University of Natural Resources and Life Sciences, Vienna (BOKU) - Research portal

Logo BOKU Resarch Portal

Selected Publication:

Kaiser, C; Koranda, M; Kitzler, B; Fuchslueger, L; Schnecker, J; Schweiger, P; Rasche, F; Zechmeister-Boltenstern, S; Sessitsch, A; Richter, A.
(2010): Belowground carbon allocation by trees drives seasonal patterns of extracellular enzyme activities by altering microbial community composition in a beech forest soil.
New Phytol. 2010; 187(3):843-858 FullText FullText_BOKU

P>Plant seasonal cycles alter carbon (C) and nitrogen (N) availability for soil microbes, which may affect microbial community composition and thus feed back on microbial decomposition of soil organic material and plant N availability. The temporal dynamics of these plant-soil interactions are, however, unclear. Here, we experimentally manipulated the C and N availability in a beech forest through N fertilization or tree girdling and conducted a detailed analysis of the seasonal pattern of microbial community composition and decomposition processes over 2 yr. We found a strong relationship between microbial community composition and enzyme activities over the seasonal course. Phenoloxidase and peroxidase activities were highest during late summer, whereas cellulase and protease peaked in late autumn. Girdling, and thus loss of mycorrhiza, resulted in an increase in soil organic matter-degrading enzymes and a decrease in cellulase and protease activity. Temporal changes in enzyme activities suggest a switch of the main substrate for decomposition between summer (soil organic matter) and autumn (plant litter). Our results indicate that ectomycorrhizal fungi are possibly involved in autumn cellulase and protease activity. Our study shows that, through belowground C allocation, trees significantly alter soil microbial communities, which may affect seasonal patterns of decomposition processes.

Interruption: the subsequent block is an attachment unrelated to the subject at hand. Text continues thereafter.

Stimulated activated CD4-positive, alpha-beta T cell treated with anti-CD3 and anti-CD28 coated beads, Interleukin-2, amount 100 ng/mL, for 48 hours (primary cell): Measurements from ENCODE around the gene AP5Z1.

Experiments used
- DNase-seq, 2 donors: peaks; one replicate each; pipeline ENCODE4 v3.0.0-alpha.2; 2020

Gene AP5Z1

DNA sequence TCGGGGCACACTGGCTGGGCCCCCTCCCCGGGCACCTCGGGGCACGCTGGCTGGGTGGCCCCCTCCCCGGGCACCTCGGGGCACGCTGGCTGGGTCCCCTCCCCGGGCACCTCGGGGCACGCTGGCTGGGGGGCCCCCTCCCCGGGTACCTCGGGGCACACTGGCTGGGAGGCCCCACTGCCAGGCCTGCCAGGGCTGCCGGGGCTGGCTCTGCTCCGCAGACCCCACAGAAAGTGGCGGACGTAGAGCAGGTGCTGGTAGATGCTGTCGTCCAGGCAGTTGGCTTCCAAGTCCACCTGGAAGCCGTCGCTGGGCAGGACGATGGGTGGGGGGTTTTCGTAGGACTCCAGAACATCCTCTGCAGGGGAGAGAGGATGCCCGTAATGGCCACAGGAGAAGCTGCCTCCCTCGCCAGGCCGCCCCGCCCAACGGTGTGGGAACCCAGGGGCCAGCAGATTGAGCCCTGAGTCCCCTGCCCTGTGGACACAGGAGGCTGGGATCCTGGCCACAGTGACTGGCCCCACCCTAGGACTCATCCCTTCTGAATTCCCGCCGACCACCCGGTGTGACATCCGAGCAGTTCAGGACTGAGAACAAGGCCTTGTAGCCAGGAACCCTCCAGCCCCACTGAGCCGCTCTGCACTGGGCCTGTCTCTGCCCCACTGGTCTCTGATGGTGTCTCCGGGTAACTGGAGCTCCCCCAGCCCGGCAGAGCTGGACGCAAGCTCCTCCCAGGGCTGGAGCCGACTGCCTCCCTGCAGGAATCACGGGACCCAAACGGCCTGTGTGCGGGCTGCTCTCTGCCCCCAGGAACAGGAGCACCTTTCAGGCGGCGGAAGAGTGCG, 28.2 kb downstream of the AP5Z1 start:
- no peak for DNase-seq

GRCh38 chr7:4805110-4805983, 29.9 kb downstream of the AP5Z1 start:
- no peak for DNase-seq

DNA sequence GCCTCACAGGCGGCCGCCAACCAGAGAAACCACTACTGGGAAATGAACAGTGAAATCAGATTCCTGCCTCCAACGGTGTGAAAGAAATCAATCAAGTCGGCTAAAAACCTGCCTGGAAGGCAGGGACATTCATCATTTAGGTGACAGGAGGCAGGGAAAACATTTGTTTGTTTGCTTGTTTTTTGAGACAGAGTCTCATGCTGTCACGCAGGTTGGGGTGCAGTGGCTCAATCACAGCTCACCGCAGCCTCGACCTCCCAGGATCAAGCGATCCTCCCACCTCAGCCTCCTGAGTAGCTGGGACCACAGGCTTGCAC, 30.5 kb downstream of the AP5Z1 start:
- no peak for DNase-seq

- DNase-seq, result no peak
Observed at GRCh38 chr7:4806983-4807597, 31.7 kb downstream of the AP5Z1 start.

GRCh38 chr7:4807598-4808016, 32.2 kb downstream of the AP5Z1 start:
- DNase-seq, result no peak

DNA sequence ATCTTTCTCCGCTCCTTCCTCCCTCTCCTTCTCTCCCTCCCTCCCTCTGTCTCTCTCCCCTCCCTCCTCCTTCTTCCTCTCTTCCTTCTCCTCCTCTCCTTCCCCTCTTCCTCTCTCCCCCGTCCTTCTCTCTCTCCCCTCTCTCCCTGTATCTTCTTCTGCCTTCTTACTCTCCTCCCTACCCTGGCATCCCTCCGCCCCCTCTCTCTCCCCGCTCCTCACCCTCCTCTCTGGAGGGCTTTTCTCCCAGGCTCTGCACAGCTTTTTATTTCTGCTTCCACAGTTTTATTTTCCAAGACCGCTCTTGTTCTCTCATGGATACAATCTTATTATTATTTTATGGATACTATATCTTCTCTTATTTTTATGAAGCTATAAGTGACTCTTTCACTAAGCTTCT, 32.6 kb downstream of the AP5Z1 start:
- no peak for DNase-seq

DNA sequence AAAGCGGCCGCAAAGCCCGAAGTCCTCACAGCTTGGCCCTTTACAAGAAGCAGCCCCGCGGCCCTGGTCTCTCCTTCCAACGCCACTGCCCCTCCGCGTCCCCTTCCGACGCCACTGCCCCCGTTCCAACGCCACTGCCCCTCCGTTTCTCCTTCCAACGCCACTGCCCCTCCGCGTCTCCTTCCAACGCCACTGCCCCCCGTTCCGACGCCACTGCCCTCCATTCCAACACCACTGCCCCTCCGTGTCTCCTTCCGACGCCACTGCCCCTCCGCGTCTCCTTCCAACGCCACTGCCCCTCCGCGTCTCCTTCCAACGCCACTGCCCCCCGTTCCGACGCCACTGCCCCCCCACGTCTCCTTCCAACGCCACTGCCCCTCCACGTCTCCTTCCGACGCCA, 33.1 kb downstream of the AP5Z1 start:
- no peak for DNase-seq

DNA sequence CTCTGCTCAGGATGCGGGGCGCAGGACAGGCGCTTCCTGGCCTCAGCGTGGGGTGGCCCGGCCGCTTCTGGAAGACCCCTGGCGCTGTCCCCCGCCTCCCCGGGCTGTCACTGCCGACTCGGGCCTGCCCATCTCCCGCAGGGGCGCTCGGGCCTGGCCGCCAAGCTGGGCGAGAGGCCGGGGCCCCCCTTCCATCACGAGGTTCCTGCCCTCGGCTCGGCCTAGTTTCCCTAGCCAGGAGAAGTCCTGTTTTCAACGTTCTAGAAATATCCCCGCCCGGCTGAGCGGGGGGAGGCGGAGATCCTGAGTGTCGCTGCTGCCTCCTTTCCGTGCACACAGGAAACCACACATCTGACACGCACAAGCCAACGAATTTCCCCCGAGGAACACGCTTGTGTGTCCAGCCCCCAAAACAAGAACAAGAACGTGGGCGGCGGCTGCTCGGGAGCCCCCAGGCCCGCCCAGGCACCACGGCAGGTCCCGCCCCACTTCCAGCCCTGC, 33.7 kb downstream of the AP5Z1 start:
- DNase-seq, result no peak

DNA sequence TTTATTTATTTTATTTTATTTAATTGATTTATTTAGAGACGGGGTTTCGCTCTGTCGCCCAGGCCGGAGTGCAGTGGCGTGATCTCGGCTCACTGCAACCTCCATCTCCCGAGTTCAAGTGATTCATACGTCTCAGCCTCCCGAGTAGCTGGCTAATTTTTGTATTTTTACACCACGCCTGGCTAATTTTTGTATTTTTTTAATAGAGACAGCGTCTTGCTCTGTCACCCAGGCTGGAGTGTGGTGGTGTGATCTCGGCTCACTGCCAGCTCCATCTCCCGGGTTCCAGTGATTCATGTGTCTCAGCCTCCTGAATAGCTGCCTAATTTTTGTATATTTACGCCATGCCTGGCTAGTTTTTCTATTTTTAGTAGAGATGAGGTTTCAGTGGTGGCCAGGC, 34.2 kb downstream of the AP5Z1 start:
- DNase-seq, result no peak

Authors BOKU Wien:
Schweiger Peter
Zechmeister-Boltenstern Sophie

Find related publications in this database (Keywords)
ectomycorrhizal fungi
extracellular enzyme activities
microbial community dynamics
plant-soil interactions
rhizosphere priming
seasonal dynamics
soil organic matter decomposition

© BOKU Wien Imprint